Democrats and Republicans are saying that they will need to compromise on a government-run public plan if they are to meet the deadline of having a bill on the Senate floor by the August recess, The Associated Press
"'We'll get this done because we're doing it in a bipartisan way,' said Sen. Chuck Grassley, R-Iowa, the top Republican on the Senate Finance Committee. 'If we can reach a compromise, we can get this done by Aug. 8 or at least get it out of committee by Aug. 8.' Sen. Chuck Schumer, D-N.Y., also a committee member, said compromise is possible but that senators can't 'take things off the table altogether,' a reference to the Democrats' desire to include a government insurance option. That is a sticking point for Republicans. They see a public or government insurance plan as unfair to the private insurance industry and the first step to nationalized health care. Obama and most fellow Democrats argue that a government plan would keep costs down and give consumers another option."
Ohio Rep. John Boehner, the House GOP leader, is a voice for the opposition. The AP reports he said "the public option and the employer mandate were 'deal-breakers' for his colleagues .... [meanwhile] House Majority Leader Steny Hoyer, D-Md., compared requiring all Americans to have health insurance with mandating that drivers carry auto insurance. 'We want everybody in the system,' Hoyer said. 'That will bring costs down.'" Boehner and Hoyer appeared on Fox News Sunday
Grassley and Schumer butted heads on CBS' Face the Nation
: "Schumer said he does not care what you call the alternative to private health insurance companies, as long as they provide competition and are national. Grassley charged that Schumer 'doesn't want to go too far on pushing the federal government' because it is a 'political problem'" (Levi 6/5). The Washington Post
: "In the days to come, Democrats will make critical decisions that will begin to define the bill's winners and losers. One moving target: who receives insurance subsidies. The Senate Finance Committee is considering an income threshold of 300 percent of the poverty level, or $54,930 in gross annual income for a family of three, to keep the legislation's 10-year cost at $1 trillion. For example, a single person earning $35,000 per year who does not have coverage today would be required to buy it under the legislation but would probably not receive help in offsetting a policy's cost, which averaged $4,704 in 2008. The committee also is considering provisions that could lead to higher insurance rates for adults in the 55-to-64 age category and higher out-of-pocket costs for certain people who buy their own insurance" (Murray and Montgomery, 7/6).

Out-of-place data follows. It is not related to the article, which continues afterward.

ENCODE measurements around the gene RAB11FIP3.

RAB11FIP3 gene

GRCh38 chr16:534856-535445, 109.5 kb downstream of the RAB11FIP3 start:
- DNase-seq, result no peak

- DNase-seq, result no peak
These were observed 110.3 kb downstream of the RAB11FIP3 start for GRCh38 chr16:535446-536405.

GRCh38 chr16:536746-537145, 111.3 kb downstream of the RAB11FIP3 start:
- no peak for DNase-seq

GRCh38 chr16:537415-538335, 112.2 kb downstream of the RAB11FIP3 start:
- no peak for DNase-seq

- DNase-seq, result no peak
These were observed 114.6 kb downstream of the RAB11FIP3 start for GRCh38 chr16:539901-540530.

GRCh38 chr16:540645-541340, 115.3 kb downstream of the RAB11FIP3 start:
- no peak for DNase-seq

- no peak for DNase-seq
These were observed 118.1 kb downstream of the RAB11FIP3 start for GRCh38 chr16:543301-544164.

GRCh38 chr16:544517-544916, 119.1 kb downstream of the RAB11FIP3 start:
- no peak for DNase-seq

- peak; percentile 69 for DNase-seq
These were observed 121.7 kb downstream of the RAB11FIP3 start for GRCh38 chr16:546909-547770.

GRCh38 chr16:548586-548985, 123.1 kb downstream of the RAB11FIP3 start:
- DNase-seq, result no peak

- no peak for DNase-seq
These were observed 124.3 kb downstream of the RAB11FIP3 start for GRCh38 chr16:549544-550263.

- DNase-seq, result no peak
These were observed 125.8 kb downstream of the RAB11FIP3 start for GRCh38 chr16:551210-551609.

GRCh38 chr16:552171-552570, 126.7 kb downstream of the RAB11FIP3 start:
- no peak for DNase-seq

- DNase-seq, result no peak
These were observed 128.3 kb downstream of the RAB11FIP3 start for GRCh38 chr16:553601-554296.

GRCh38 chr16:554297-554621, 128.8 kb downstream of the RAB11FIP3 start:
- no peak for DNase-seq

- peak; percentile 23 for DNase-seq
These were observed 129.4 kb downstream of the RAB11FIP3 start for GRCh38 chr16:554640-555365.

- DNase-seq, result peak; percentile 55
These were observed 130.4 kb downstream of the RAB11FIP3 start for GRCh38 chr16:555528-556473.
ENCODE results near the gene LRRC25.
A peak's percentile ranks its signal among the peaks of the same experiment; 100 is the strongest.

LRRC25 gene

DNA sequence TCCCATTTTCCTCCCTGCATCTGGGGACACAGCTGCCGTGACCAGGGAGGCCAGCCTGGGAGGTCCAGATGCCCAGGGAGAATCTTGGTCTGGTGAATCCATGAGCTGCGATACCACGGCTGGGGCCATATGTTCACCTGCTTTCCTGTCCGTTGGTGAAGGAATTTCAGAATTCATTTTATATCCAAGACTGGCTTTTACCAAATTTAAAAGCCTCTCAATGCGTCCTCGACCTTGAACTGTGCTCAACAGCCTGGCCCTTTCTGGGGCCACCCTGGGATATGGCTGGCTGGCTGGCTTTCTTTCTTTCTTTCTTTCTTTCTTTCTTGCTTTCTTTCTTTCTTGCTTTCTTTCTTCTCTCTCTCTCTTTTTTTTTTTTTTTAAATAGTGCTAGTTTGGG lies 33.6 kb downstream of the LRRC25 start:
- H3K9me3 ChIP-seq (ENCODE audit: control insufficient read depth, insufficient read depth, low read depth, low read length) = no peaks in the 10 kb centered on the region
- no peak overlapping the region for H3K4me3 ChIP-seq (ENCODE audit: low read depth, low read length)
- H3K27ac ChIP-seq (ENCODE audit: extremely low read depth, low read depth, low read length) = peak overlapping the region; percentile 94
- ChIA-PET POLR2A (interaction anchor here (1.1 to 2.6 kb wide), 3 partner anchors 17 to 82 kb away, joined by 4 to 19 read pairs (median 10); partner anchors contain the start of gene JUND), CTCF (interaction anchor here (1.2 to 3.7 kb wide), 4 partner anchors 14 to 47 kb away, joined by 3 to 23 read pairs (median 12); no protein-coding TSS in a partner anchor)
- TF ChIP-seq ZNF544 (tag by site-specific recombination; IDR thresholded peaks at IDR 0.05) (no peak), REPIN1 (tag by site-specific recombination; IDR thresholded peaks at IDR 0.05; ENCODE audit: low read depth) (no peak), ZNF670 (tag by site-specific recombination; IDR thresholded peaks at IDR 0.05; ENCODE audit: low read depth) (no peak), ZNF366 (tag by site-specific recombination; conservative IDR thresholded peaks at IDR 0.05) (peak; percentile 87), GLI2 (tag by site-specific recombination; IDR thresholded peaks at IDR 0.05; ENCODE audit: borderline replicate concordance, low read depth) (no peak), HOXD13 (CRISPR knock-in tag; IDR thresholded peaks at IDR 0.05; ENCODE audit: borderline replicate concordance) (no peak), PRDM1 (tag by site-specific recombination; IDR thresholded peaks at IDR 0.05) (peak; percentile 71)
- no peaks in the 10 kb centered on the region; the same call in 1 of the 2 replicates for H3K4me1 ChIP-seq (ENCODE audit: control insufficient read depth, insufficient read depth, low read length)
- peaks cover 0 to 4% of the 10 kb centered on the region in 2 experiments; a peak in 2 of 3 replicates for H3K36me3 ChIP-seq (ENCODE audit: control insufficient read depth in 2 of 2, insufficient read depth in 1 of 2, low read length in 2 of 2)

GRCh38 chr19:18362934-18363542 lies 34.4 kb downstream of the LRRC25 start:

The timeline to get a bill done, however, is looking increasingly difficult to keep, Roll Call
reports: "Sen. Chris Dodd (D-Conn.), managing the health care bill in the Health, Education, Labor and Pensions Committee, signaled late last week that Democratic leaders do not expect a bill to clear the Senate in the next five weeks. Rather, Dodd indicated, the goal is to complete the tricky merger of the HELP and Finance Committee bills, with the floor fracas over a final bill put off until after Labor Day. … Senate Democratic leaders' official timeline still calls for a bill to clear the chamber by Aug. 7, according to a senior Democratic aide" (Drucker, 7/6). Politico
reports that Democrats still have some convincing to do on reform to Americans: "But they need to make a more visceral case for overhauling the system, said Jim Kessler, the vice president for policy at Third Way, who co-authored [a seven-page strategy] memo with Anne Kim, director of the group's economic program. 'Most of the current words used to describe and sell reform are computational words – cost, access, quality,' Kessler said. 'They are Mr. Spock words, not Dr. Spock words. … You need to use terms that are warm, evocative and emotional'" (Brown, 7/6). The Associated Press
has a run down of the different bills being offered.